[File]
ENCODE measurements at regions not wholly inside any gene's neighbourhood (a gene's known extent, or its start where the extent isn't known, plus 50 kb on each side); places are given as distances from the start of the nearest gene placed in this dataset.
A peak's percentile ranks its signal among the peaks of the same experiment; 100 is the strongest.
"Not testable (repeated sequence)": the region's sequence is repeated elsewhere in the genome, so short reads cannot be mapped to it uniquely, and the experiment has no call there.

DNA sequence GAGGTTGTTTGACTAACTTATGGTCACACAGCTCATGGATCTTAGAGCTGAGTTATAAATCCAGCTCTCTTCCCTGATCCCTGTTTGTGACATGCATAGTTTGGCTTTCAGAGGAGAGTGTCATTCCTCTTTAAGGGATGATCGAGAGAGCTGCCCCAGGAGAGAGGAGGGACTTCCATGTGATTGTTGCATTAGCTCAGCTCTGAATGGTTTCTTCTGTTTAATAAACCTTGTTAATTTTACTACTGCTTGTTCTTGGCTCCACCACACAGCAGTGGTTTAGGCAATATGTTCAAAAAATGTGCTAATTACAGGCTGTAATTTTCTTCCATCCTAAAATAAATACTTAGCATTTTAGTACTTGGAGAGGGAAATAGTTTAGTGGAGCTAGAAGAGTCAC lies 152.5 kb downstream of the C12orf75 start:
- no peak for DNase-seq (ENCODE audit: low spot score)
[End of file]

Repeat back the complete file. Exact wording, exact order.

ENCODE measurements at regions not wholly inside any gene's neighbourhood (a gene's known extent, or its start where the extent isn't known, plus 50 kb on each side); places are given as distances from the start of the nearest gene placed in this dataset.
A peak's percentile ranks its signal among the peaks of the same experiment; 100 is the strongest.
"Not testable (repeated sequence)": the region's sequence is repeated elsewhere in the genome, so short reads cannot be mapped to it uniquely, and the experiment has no call there.

DNA sequence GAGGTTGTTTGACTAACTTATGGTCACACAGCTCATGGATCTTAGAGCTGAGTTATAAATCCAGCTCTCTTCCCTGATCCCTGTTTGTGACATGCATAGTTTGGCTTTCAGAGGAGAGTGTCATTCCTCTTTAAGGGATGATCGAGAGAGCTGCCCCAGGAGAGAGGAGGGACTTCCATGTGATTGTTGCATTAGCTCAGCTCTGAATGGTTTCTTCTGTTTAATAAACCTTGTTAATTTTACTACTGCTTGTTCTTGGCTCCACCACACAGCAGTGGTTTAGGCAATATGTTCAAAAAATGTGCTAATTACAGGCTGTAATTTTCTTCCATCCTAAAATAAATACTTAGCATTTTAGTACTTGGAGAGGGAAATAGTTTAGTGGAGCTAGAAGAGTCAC lies 152.5 kb downstream of the C12orf75 start:
- no peak for DNase-seq (ENCODE audit: low spot score)